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Fahr Monastery, (German: Kloster Fahr) is a Benedictine monastery of nuns located in the Swiss municipality of Würenlos in the canton of Aargau. Located in different cantons, Einsiedeln Abbey and Fahr Monastery form a double monastery, ruled by the Abbot of Einsiedeln. Fahr and Einsiedeln are perhaps the only such community still to exist. [17]

Geographical and administratively special situation

The monastery historically was located in an exclave of the canton of Aargau within the municipality of Unterengstringen in the canton of Zürich in the Limmat Valley. The nuns' monastery had not been part of a political municipality, although some administrative tasks have been carried out by the Würenlos authorities since the 19th century and the nuns were always allowed to fulfill their political rights (voting, etc.) in Würenlos. Since 1 January 2008 Fahr Monastery has been a part of Würenlos. The nunnery has its own postal code, 8109 Kloster Fahr.


The monastery is first mentioned in AD 1130 as Vare (an old term used for "ferry").

From the very beginning, the nunnery has been ruled by the Abbot of Einsiedeln; the nuns are governed in their daily life by a prioress appointed by the abbot. The bailiwick rights were first held by the Regensberg family, after 1306 by the citizens of the municipality of Zürich, and from 1434 to 1798 by the Meyer von Knonau family.

Around 1530 the monastery was suppressed during the Reformation in Zürich, but it was reopened in 1576.An era of prosperity during the 17th century led to a brisk program of construction: In 1678 the tavern Zu den zwei Raben ("Two Ravens", the emblem of Einsiedeln Abbey) was built; from 1685 to 1696 the cloister and church tower were renovated; in 1703/04 a new refectory was designed by Johann Moosbrugger; and a house for the chaplain was erected in 1730/34. From 1743 to 1746 the monastery's church was decorated with frescoes by the Torricelli brothers.

In dissolving the old County (Grafschaft) of Baden in 1803, the cantons of Zurich and Aargau established an exclave of Aargau within the canton of Zürich, for the former lands of the monastery.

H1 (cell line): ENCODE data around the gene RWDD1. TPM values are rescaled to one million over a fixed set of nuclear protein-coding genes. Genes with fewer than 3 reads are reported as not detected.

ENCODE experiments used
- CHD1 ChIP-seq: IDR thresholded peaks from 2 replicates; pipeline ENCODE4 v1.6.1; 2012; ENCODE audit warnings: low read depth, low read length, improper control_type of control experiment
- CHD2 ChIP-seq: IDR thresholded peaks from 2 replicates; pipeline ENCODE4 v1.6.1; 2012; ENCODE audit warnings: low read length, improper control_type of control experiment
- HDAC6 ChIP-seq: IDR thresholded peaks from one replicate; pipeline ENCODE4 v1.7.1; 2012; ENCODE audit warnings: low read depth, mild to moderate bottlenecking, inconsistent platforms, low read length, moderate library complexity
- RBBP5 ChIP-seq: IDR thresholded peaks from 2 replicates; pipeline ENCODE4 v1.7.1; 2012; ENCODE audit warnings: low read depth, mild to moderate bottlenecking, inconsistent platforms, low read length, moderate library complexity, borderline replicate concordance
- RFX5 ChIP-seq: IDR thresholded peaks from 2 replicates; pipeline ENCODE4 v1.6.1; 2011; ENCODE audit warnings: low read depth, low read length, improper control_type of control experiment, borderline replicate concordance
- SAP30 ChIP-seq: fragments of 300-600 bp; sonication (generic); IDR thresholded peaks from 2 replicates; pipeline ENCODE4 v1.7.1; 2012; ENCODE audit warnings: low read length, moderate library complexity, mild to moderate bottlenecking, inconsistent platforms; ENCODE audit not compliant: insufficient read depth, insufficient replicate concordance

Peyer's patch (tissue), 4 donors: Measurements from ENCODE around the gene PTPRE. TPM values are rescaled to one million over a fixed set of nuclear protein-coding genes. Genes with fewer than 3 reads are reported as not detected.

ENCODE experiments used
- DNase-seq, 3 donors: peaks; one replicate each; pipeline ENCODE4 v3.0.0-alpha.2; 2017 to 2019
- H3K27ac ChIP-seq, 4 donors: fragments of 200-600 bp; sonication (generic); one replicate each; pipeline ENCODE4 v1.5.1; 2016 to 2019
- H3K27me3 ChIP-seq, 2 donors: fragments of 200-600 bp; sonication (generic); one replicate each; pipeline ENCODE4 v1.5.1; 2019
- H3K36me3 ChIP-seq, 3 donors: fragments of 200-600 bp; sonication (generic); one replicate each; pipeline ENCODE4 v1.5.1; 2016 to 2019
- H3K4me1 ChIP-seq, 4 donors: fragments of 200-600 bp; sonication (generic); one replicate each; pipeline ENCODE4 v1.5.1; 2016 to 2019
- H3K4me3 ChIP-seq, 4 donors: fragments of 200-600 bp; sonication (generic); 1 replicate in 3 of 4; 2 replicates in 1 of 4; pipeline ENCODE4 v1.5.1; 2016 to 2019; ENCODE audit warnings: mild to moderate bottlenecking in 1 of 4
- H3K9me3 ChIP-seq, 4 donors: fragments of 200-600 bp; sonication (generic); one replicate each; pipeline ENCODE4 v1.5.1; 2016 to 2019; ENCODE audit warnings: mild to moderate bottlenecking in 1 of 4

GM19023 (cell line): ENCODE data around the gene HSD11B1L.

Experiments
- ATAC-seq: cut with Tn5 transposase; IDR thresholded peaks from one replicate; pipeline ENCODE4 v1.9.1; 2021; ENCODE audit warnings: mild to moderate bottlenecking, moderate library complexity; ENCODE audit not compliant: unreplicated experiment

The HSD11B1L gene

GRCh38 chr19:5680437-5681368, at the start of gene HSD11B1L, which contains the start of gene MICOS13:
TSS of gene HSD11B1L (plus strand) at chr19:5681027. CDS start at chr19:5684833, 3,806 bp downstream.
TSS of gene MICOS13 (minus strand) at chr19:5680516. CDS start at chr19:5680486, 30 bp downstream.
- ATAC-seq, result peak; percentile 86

During World War II, from November 1943 to February 1944, 11 female Jewish refugees lived secretly in the cloister; unfortunately they had to leave for an unknown destination when the school was opened.

On 1 February 1944, the monastery established a Bäuerinnenschule, i.e. an agricultural school for women.

On 1 January 2008 the monastery was incorporated into the municipality of Würenlos, happening over a century after the municipality's initial attempts to absorb the 1.48-hectare area of the monastery.

On 22 January 2009 the former Abbot of Einsiedeln, Dom Martin Werlen, O.S.B., presented the nuns a new community seal, thereby indicating that the nuns were in full control of the business affairs of their monastery.

End of 2014 the women's agricultural school (Bäuerinnenschule) had to close for financial reason.


As of April 2010, there were 26 nuns (7 in 1873, 33 in 2000) living at the monastery.

On 23 April 2016 the Silja-Walter-Raum was inaugurated.

On memorial of Saint Wiborada – the first (Swiss) woman who was ever canonized by the Roman Catholic Church – on 2 May 2016 started a two months pilgrimage of eight respectively seven Fahr nuns from Wiborada's former home St. Gallen to Rome; the project group Kirche mit insists on more rights for the Catholic woman. Along their 1,000 kilometres (620 mi) travel to the Vatican, the group of pilgrims was accompanied on stages by other women right's activists. [2] [3] By mid-May 2016 around 650 people (approximately one fifth men) joined for at least one day's stage, and there are 400 more registrations for the final section of the pilgrimage in Rome. [4] Whether the Pope will grant an audience to the group of pilgrims on 2 July, the day of the Visitation, was uncertain; actually he then should be on vacation. [2]

Cloister garden

Sister Beatrice Beerli (born 1947) has the responsibility over the monastery gardens for over 20 years.

Activities and points of interest

Viticulture played, for centuries, an important role in the monastic culture.

Agricultural products made by the nunnery also include liquors and honey, and a variety of other products among them fruits, vegetables, herbs, etc. The monastic community sells its products in a shop (from Monday to Saturday) situated in the monastery and provides a restaurant (from Wednesday to Sunday) in the former pilgrim's hostel, built in 1678 AD.

The monastery was also renowned for its agricultural school for women (Bäuerinnenschule) that was established in 1944, but had to be closed in January 2015 for economical reasons and because the few nuns were no longer able to ensure the high quality of the 20-weeks courses for young women.

From spring 2016, the rooms of the convent are also opened for civil marriages which performs the Zivilstandsamt Wettingen on Friday afternoons from May to September: Abtstube for up to 10 people, and the Vier Jahreszeiten room for up to 20 people, regardless of religion, creed and nationality.

For tourists, Fahr Monastery is a highlight in the Limmat Valley and a popular stop for hikers and bikers along the Limmat. [14]

Cultural Heritage

Kloster Fahr is listed in the Swiss inventory of cultural property of national and regional significance as a Class A object of national importance. [18]


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